On the other hand, having a shrine to water deities within the fort, to whom appeals and offerings might be made and where rituals might take place, that does make sense. The idea that the Picts saw ritual significance in both caves and water is reinforced at a site not far away.

In a nearby cliff, the walls of the Sculptor’s Cave are decorated, curiously enough, with pentagrams and other Pictish symbols. Deep within the cave, many human bones were found. Some were cut through the neck as if deliberately decapitated. Others show clear evidence of having been deliberately defleshed. Some heads, mainly those of adolescents, appear to have been placed around the entrance to the cavern.

The majority of reports focus on the apparent brutality, sensationalising ghastly rituals and barbaric sacrifices. One, rather more considered report is that of ScARF, the Scottish Archaeological Framework, who suggest that the caves would have been a liminal place, between land and sea, where “rites of passage – transforming children to adults or the living to the dead – may have taken place” and where it was thought that you could reach out to “the gods or spirits of the underworld”. We know that bones held meaning for our ancestors and that the cleaning of the bones for burial was seen as a respectful funerary rite. We also know that initiatory rites of passage, such as that marking the transition from child to warrior, priest or shaman, often held an element of real risk. What we do not know is the story behind the bones in the cave and it seems unfair to paint their people as barbaric, by our standards, without that knowledge.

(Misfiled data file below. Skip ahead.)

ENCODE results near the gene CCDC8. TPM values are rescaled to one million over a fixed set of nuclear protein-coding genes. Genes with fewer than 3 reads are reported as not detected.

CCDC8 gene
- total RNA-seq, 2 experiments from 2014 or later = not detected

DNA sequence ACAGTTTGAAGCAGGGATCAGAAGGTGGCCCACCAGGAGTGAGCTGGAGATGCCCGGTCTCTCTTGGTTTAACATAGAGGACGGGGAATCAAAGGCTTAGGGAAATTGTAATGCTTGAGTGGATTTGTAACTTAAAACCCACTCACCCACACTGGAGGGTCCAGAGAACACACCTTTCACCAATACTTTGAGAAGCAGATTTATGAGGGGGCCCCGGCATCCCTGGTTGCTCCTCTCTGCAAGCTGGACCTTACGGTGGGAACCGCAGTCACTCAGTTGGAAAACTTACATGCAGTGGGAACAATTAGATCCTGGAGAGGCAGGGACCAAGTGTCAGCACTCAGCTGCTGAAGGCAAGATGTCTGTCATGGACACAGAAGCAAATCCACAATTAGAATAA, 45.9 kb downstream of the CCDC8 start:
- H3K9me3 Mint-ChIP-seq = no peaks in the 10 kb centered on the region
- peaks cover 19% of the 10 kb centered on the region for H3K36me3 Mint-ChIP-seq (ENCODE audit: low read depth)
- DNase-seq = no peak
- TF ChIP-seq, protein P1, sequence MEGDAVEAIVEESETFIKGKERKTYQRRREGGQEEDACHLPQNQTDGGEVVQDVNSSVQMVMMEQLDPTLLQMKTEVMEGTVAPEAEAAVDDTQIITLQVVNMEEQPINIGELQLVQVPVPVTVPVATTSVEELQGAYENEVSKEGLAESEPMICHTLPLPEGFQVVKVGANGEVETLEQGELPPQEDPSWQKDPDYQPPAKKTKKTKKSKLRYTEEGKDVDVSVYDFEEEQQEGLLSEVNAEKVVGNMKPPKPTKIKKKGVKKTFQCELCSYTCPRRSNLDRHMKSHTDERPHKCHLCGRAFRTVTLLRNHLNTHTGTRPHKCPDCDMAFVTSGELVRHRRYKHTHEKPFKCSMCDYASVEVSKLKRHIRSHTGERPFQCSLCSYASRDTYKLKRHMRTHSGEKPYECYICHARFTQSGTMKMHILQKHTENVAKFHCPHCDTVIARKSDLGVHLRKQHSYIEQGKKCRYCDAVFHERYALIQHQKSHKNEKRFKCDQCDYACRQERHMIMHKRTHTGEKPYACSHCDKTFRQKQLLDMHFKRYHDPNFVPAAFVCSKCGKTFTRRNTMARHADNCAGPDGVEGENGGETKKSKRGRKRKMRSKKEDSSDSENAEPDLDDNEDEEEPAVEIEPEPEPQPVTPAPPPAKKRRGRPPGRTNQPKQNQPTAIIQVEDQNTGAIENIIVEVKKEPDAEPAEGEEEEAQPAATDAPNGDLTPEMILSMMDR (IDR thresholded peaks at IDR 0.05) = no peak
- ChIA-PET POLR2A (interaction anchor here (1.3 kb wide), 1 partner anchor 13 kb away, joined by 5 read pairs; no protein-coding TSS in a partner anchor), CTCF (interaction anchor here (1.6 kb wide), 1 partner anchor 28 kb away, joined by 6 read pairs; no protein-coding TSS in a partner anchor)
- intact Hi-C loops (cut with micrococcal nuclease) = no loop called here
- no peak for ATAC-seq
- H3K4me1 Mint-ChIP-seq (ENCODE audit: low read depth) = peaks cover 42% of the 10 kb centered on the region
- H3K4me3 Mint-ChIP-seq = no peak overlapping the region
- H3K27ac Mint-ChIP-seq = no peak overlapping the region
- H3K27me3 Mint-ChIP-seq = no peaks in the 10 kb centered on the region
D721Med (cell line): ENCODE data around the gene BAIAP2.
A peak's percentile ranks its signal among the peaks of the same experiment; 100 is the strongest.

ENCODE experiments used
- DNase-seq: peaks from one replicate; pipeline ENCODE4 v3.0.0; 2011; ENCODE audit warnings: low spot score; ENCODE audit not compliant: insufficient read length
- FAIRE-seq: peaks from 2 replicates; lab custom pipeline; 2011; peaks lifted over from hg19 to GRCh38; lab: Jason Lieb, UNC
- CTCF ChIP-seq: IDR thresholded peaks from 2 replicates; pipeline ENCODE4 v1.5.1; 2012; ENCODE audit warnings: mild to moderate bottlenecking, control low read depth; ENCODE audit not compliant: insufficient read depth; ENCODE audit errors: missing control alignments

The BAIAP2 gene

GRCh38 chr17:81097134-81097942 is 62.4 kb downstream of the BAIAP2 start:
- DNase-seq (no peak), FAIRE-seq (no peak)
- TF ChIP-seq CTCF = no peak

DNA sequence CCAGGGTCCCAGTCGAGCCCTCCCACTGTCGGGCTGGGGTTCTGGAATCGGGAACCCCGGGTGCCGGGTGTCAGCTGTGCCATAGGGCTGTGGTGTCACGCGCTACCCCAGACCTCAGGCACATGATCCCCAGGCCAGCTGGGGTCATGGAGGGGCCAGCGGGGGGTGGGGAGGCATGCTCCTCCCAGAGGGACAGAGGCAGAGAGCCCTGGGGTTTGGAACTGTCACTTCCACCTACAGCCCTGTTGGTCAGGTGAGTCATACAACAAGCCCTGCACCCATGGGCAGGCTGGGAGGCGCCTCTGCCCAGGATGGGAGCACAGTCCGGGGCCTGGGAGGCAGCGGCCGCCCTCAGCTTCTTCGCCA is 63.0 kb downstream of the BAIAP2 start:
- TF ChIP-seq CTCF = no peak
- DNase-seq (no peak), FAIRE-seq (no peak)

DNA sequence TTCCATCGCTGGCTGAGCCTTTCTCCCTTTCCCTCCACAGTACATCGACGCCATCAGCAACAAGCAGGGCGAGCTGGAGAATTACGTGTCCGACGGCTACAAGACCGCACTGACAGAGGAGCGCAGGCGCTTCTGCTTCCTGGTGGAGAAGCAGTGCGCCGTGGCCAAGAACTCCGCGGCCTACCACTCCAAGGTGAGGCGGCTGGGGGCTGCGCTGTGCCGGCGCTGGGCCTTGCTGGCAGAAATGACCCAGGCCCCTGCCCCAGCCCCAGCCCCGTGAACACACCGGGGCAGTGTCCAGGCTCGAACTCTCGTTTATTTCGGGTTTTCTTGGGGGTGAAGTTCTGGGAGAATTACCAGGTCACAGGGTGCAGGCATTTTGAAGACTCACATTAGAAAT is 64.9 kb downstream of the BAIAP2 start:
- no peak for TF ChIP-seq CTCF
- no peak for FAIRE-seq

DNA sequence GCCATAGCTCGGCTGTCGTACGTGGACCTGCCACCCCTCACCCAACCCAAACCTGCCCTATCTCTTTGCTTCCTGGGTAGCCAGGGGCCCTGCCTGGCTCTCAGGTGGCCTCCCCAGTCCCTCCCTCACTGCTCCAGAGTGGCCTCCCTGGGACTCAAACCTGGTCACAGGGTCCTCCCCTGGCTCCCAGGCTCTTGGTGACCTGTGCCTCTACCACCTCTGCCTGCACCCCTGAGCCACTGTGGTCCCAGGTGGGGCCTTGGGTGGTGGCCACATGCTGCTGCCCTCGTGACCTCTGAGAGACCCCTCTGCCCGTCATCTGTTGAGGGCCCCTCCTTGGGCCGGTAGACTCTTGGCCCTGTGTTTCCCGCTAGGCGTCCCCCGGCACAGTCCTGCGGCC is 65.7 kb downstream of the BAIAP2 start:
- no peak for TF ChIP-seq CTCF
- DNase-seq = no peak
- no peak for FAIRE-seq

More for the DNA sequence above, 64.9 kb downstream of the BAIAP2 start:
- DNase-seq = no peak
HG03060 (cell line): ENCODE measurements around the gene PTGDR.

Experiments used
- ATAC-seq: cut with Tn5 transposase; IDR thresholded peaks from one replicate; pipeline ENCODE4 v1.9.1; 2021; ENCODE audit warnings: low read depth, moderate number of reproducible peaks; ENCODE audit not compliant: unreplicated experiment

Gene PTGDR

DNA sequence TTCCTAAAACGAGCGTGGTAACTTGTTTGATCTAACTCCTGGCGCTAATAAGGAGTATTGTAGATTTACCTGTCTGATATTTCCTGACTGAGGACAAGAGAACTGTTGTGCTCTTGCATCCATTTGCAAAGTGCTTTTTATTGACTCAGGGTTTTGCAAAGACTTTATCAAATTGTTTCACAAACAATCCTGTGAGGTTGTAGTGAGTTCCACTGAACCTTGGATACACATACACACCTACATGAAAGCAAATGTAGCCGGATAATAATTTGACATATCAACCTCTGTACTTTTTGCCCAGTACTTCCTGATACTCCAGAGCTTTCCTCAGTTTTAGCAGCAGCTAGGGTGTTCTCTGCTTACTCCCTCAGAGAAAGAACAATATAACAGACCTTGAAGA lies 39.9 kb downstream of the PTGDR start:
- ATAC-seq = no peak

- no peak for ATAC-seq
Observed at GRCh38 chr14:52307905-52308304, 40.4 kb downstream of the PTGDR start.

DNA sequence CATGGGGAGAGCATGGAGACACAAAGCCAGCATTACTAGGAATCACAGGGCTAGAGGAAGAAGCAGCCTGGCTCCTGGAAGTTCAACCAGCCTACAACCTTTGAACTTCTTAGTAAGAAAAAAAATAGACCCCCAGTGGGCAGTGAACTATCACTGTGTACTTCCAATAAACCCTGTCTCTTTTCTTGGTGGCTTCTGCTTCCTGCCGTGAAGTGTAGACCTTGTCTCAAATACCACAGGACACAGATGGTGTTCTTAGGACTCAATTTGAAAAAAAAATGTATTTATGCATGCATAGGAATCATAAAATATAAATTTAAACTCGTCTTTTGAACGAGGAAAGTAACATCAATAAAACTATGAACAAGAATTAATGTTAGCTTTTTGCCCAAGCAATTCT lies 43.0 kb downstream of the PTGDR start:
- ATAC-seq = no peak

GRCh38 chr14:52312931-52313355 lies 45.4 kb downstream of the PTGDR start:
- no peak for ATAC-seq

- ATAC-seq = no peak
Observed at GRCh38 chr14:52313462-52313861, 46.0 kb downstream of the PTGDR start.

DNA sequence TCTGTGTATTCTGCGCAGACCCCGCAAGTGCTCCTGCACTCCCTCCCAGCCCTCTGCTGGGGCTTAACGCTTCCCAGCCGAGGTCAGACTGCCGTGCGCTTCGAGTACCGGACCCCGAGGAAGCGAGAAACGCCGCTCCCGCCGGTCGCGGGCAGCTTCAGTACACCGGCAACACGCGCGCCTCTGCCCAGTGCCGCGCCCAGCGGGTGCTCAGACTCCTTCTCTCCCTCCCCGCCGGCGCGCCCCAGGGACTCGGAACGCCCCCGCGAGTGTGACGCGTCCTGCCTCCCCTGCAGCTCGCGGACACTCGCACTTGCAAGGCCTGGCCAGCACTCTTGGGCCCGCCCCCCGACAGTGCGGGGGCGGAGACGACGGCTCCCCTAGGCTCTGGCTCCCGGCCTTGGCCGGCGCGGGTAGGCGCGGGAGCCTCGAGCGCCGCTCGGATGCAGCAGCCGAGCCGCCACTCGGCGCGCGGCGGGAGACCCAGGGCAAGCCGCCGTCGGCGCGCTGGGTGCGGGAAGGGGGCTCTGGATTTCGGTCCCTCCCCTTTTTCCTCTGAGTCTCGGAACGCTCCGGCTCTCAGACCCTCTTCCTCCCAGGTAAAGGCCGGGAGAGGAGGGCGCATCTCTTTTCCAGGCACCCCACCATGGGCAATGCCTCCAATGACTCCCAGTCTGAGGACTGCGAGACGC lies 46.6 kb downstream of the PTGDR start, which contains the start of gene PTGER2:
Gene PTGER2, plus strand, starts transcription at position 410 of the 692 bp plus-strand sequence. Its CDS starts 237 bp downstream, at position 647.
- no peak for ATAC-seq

That the ritual significance of water persisted into the Christian era we also know, with baptism forming the central rite of all who embraced that religion. There is another well in Burghead, dedicated to St Aidan… a name we have come across many times before on our travels… where the water is still clear and vessels are still provided for travellers… and their dogs. This is not something we have come across before in this health-and-safety dominated age… but oddly, it was not the last time we would see a holy and healing well still in service on this trip.

But the rock-cut well before us was unlike anything we had ever seen outside of dream. It felt forlorn, forgotten… but the spirit of place was not without power. Had it been a baptismal chamber? Quite possibly, with its steps leading down into the clear water and its ledge, either seat or walkway, running around the outside. Had it been used for Christian baptisms, like many another holy well that predates Christianity? Probably… but only later in its history.

The well reminded me of a painting I made many years ago, trying to catch the essence of a fleeting dream, with the shaft of light illuminating a priestess who stands within a well, her robe floating around her on the water. It was not a good painting, but I saved it and called it Chalice… for when I inverted the colours and the image, the priestess made the stem of a grail-like cup.